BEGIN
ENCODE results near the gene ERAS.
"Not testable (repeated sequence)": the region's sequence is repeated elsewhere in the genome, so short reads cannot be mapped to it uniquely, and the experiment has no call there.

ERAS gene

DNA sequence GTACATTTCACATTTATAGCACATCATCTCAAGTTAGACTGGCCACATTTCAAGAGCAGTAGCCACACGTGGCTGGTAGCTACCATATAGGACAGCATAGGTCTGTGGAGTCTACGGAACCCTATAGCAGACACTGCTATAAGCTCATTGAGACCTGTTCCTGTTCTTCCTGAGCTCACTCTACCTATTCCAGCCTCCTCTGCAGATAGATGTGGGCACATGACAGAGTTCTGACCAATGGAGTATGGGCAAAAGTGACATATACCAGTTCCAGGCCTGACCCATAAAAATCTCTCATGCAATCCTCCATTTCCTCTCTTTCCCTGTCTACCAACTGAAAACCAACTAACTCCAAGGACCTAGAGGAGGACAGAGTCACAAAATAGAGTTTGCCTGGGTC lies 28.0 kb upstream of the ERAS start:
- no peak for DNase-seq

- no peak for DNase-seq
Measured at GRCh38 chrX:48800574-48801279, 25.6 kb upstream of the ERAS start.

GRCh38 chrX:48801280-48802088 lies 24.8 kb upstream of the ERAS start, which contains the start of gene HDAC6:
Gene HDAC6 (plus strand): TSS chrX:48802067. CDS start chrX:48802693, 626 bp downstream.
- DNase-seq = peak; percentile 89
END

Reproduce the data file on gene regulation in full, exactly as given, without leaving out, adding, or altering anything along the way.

ENCODE results near the gene ERAS.
"Not testable (repeated sequence)": the region's sequence is repeated elsewhere in the genome, so short reads cannot be mapped to it uniquely, and the experiment has no call there.

ERAS gene

DNA sequence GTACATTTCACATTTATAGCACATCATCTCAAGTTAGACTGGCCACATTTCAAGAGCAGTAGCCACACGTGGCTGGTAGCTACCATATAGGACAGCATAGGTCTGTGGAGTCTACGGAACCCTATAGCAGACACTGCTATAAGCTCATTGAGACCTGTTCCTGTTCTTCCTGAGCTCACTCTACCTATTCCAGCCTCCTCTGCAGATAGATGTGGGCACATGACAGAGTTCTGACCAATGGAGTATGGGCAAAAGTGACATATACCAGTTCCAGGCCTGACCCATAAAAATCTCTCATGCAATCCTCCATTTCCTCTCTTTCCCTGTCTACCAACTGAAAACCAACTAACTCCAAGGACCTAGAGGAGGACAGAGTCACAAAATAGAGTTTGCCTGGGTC lies 28.0 kb upstream of the ERAS start:
- no peak for DNase-seq

- no peak for DNase-seq
Measured at GRCh38 chrX:48800574-48801279, 25.6 kb upstream of the ERAS start.

GRCh38 chrX:48801280-48802088 lies 24.8 kb upstream of the ERAS start, which contains the start of gene HDAC6:
Gene HDAC6 (plus strand): TSS chrX:48802067. CDS start chrX:48802693, 626 bp downstream.
- DNase-seq = peak; percentile 89